Sexual Wellness: Embracing the Value of Sex and Masturbation by Betty Butch

So, bear with me here, I want to share a controversial opinion: 

Sex and masturbation are good

(Although choosing not to have sex – or not desiring it in the first place – is totally valid. You do you, friend!)

Sex is not only good, it’s good for you. There are numerous obvious ways in which sexual pleasure is beneficial. It releases dopamine and oxytocin, which improves your mood and relieves stress. It can help with restlessness or trouble getting to sleep (or – in my case – it can help wake you up.) It can lift your self-esteem and body confidence. It can be an expression of affection or a bonding experience with your partner(s). It can help with pain management, including soothing headaches and menstrual cramps. 

There are less talked about benefits, too. Sex and masturbation can boost your immune system, decrease your risk for heart attacks and certain cancers, and sometimes even temporarily alleviate or manage certain symptoms of mental or chronic illness. (Masturbation can help me shake off brain fog, for example.)

But the potential benefits of sex and masturbation aren’t limited to the act itself. Sex positivity – which I recently described as “maintaining a positive and accepting attitude about your sexual choices and the choices of your peers” – can be just as beneficial to personal wellness.

A sex positive outlook takes work to hold onto when media, legislation, and social pressures/expectations shame sexual choices and even try to limit sexual freedoms. Giving yourself permission to express yourself sexually in the ways that empower you helps combat those sex negative influences. It’s a constant exercise in self-love. Sex positivity can improve your self-esteem, empower you to treat sex and masturbation as never-ending opportunities to explore pleasure and intimacy, and push you to value yourself and your needs.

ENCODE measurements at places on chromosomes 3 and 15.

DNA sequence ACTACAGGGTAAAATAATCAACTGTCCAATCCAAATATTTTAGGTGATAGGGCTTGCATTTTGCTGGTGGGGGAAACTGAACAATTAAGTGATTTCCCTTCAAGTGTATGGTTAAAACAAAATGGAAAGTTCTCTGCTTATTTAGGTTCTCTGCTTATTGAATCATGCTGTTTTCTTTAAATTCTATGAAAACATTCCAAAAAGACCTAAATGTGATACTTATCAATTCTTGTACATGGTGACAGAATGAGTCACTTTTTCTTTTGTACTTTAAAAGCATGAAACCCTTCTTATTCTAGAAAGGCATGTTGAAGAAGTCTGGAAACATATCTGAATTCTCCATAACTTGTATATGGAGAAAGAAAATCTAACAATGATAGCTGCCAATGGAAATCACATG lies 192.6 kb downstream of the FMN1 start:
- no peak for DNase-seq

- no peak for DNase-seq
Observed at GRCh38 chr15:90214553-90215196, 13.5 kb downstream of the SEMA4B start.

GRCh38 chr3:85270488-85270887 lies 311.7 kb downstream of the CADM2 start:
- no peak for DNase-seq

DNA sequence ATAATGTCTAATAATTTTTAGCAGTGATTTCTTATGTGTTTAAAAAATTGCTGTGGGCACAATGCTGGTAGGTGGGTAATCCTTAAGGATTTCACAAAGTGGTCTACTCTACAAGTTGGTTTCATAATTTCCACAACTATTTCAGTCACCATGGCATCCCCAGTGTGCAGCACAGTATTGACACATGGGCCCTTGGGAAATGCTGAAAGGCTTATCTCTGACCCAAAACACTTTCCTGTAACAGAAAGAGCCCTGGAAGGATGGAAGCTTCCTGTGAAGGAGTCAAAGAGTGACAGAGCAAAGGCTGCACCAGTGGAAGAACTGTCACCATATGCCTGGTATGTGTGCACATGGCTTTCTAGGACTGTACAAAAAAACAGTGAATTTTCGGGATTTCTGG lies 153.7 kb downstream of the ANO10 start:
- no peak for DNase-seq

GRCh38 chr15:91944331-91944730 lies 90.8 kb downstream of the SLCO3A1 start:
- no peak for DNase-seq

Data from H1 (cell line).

So, alright. Sex and masturbation are great for you, and so is having a sex positive attitude. But how do we turn these realizations into actions? How do we incorporate the idea of sexual wellness into our daily lives? 

  1. Go out of your way to expand your understanding of sex. I didn’t know about the clitoral complex until fairly recently, despite having a clit myself. Being aware of just how expansive the clitoris is has completely changed how I approach pleasure. And if I didn’t start regularly consuming feminist, sex positive media and keeping up with sexual health news, I would have remained tragically unaware of my own body. So pick up a book, watch a documentary, read a magazine! Sex is worth learning more about – it’s a fascinating and personally beneficial subject. 
  1. Talk about sex with your partner(s) outside of asking “hey, wanna have sex?” I love chatting about sex with my partner and/or friends. Whether we’re debating techniques, discussing something new we’ve heard of (or tried), or just swapping shameless stories, sex positive dialogue goes a long way towards maintaining a healthy, exploratory attitude about sex. If I didn’t send my partner posts from other sex bloggers to talk about, there’s a lot of new, fun things we never would have tried. 
  1. Masturbate as often as you’d like, and with intention. Masturbation carries with it nearly every health benefit of sex, and removes a number of the external stresses. Too often, it’s framed as some frantic, sloppy act borne of loneliness, but masturbation isn’t about solitude: it’s about self-love (or at least self-lovin’.) Prioritize masturbation (yes, even when you’re in a relationship) by making time for it and using it as an opportunity to experience and explore pleasure (or body positivity or submission or spirituality.)